Braided Line: Don’t Give an Inch

It’s pretty safe to say that most of us grew up casting spools of monofilament fishing line to pass the summer days. Whether it was small hooks with worm guts for panfish, or if we thought we were hauling in lunker bass pre-rigged rubber worms, it was trusty mono we used to connect to the fish. For many, that habit continues on today. According to Southwick Associates, for 2016, monofilament sales made up just under 40% of all fishing line sales.  Many times, there are better options, and the allegiance to mono is nothing more than habit. While many anglers thing braided line is for heavy applications only, newer offerings suit almost any setting.

As I started spending more time on the water, and getting more serious about fishing, I discovered things I needed to improve. First I got better at matching rods and lures to make them more effective. I changed my hookset style to match the lure I was fishing. Every year I focused on a type of bait to learn that year to make myself more versatile. But I was still using mono fishing line.

As I improved these other aspect of my fishing arsenal one huge factor started frustrating me more and more. Line stretch. I was missing fish because I couldn’t get enough leverage on the line, especially on long casts.

The change happened slowly. I experimented with some braid on my jig rod. As time went on I found myself fishing with jigs more than ever. Not because of the bait itself, but because the braided line was giving me more confidence. I wasn’t losing fish like I used to. I could feel more during the retrieve. One by one, my reels had the mono stripped off, and braid spooled in its place.

I had to make some changes too. In super clear water I started using a mono or fluoro leader to reduce line visibility. When fishing more finesse presentations I had to be sure not to horse my hookset, which could straighten out the hook. I started using rods with a little more flex to them. For me, I found I could control the flex and power for the hookset more consistently by using no-stretch braided line paired with a more flexible rod, than with a stiff rod and a mono line.

braided line on shimano caenan
Shimano Caenan spooled with 15lb Power Pro braid for crankbait fishing.

In addition to the lack of line stretch, the braided fishing line is much more durable. Fishing around cover and in blowdowns, the braided line just holds up better. It’s also more sensitive than mono. Because there is no stretch or give in the line, when paired with a quality rod, you’ll find that you can feel more with braid than mono.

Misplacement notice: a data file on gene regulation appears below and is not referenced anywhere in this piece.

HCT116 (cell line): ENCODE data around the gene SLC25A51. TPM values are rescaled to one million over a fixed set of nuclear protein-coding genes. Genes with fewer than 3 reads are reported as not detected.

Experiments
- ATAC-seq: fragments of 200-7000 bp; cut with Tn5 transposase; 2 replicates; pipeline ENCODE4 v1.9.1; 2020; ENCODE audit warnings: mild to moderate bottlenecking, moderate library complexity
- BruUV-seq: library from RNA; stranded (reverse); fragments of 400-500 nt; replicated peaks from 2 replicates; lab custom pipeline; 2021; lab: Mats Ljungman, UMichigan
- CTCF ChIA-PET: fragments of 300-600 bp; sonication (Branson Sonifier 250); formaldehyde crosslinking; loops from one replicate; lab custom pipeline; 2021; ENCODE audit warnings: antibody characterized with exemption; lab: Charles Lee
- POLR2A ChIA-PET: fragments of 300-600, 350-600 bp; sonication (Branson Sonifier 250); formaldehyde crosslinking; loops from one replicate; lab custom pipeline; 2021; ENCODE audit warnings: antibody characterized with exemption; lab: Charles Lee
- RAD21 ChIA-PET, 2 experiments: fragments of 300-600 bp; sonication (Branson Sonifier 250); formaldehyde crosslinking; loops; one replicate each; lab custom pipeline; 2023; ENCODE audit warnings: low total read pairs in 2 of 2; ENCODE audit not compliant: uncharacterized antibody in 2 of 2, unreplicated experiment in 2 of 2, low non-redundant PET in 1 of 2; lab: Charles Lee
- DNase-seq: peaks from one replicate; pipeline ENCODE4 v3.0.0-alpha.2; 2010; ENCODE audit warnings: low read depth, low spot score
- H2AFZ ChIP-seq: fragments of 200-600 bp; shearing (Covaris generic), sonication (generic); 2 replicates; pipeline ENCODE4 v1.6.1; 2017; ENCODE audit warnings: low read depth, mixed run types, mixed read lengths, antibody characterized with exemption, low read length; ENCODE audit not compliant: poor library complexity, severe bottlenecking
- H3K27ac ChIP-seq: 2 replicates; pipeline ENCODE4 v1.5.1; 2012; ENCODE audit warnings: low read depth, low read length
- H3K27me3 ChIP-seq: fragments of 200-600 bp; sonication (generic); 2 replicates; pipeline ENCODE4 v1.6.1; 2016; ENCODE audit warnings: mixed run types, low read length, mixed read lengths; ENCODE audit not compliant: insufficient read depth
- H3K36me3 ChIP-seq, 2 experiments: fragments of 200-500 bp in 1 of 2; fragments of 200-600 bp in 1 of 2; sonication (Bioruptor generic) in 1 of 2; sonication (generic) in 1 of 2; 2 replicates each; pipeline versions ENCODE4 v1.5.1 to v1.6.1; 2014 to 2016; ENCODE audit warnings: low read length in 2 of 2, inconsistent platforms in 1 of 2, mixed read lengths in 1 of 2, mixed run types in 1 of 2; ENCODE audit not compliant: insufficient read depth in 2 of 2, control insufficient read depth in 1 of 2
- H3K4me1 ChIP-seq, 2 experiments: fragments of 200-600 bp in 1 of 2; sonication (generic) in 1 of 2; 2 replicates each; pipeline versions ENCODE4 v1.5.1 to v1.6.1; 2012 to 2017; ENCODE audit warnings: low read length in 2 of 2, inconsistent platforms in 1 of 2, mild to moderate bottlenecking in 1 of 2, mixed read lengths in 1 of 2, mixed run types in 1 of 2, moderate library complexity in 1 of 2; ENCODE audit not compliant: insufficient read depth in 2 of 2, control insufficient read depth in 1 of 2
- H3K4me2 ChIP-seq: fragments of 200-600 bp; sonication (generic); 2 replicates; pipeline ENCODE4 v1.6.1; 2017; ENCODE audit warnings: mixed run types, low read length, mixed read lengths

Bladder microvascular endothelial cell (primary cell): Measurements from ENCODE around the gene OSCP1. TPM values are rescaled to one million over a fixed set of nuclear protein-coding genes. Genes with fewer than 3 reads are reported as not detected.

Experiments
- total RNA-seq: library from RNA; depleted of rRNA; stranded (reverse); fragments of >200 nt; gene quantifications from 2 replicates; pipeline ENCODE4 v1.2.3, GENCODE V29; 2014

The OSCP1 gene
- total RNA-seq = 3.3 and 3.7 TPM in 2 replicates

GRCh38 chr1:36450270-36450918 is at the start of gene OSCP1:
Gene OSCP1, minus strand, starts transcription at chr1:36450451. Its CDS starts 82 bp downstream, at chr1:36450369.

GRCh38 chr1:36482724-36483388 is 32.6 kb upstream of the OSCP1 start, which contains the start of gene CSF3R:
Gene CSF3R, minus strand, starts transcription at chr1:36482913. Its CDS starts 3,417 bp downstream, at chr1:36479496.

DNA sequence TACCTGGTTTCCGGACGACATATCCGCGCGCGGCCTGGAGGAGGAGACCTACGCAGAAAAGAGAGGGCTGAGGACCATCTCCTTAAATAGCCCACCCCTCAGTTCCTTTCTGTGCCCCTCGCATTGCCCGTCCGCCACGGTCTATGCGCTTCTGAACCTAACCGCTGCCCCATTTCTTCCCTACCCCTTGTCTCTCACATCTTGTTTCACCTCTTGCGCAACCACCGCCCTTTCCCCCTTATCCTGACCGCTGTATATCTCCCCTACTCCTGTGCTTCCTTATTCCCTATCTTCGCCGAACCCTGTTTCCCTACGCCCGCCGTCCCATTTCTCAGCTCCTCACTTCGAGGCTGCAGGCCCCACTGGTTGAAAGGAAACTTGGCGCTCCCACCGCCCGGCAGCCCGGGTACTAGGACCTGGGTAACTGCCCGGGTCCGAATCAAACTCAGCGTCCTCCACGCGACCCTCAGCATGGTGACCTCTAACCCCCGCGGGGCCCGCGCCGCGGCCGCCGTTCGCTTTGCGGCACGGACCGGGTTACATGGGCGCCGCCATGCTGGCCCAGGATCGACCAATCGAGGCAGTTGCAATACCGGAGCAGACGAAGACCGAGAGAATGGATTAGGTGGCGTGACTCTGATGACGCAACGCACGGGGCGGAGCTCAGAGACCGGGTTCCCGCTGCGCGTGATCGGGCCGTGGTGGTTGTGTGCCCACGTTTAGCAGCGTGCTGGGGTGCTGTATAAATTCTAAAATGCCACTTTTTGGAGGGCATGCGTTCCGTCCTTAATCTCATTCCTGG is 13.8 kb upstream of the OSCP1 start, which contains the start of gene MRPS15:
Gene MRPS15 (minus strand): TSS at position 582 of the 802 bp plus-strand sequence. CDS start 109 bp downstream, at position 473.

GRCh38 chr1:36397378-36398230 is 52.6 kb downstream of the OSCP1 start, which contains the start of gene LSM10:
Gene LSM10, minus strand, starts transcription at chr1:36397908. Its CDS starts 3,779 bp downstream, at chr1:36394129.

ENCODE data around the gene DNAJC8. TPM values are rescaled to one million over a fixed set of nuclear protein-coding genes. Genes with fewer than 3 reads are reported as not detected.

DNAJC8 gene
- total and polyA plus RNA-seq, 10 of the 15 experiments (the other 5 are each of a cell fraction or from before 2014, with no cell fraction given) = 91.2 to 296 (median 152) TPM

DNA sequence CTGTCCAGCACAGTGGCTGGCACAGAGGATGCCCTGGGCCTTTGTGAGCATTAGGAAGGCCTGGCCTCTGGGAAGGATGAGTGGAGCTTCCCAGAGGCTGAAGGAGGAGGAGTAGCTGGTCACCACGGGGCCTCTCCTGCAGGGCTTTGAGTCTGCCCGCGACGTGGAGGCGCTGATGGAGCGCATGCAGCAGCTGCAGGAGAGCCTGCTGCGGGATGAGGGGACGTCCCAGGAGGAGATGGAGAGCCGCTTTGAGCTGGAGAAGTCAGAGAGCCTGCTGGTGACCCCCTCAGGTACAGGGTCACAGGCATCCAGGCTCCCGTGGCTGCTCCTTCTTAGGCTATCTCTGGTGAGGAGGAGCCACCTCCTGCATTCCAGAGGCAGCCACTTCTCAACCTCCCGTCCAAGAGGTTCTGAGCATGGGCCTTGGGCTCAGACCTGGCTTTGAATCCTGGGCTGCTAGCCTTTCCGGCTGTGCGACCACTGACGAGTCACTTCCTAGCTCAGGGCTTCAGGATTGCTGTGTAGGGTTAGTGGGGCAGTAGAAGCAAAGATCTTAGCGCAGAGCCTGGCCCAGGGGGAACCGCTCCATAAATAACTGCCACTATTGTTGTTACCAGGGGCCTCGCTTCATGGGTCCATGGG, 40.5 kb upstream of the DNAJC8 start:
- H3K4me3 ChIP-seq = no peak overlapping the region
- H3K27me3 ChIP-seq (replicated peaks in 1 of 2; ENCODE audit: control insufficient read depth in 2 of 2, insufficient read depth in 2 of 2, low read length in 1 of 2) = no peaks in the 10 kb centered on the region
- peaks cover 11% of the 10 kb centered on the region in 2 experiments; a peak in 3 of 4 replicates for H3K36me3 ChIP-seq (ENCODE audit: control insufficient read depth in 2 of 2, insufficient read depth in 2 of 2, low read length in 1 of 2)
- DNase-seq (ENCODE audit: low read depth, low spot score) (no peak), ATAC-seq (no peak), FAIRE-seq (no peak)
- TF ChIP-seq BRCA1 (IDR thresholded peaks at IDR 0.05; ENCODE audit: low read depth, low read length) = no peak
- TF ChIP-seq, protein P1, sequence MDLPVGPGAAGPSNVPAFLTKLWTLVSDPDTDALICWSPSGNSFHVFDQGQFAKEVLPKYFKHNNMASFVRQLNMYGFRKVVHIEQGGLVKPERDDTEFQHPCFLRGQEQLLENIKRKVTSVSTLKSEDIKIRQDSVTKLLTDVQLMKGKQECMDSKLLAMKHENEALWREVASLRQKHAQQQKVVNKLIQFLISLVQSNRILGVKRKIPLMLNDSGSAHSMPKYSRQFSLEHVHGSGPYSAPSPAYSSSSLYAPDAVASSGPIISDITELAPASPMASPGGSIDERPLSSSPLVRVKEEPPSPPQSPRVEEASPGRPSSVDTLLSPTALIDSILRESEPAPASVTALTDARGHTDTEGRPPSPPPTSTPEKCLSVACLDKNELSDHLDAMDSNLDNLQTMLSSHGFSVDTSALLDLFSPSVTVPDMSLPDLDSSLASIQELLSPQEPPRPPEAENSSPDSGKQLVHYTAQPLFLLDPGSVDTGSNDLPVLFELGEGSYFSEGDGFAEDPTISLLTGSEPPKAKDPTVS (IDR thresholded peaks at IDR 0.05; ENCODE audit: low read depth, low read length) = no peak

It took years, but eventually all of my rods are now spooled with Power Pro braided line as the main line. I prefer 15lb line for my cranking and finesse rods upsizing to 30lb for jigging applications. I still use a mono leader for some topwater applications, or if I want a crankbait to run just a little shallower than it will on straight braid. For clear water or finesse presentations I like a Vicious fluorocarbon leader to reduce visibility to almost zero. The mainline though, that’s always braid.

Even the cane poles I use for panfishing have a mainline of braid before the light mono leader.

I have more control, more durability, and lose fewer fish.

What’s not to like?

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Trent Marsh - Gear Editor
Trent Marsh spent much of his childhood in the woods and lakes of Northeast Indiana. He has long had a passion for the outdoors. He transferred that passion into a career as the marketing manager for an optics company the last five years. In a short amount of time Trent has become a respected outdoor marketing professional and one of the next generation of outdoorspeople. When not hunting or fishing Trent is can usually be found tending his garden or chickens, or travelling the world with his wife.

1 COMMENT

  1. When I’m using a jig and a pig on standing timber, working a frog across a lily pad field, or tossing a spinnerbait along a break line of weeds, I use 30-pound green braid. In Indiana’s heavy stained water the fish won’t see the line and I can reach fish in areas other fishermen have to pass by.

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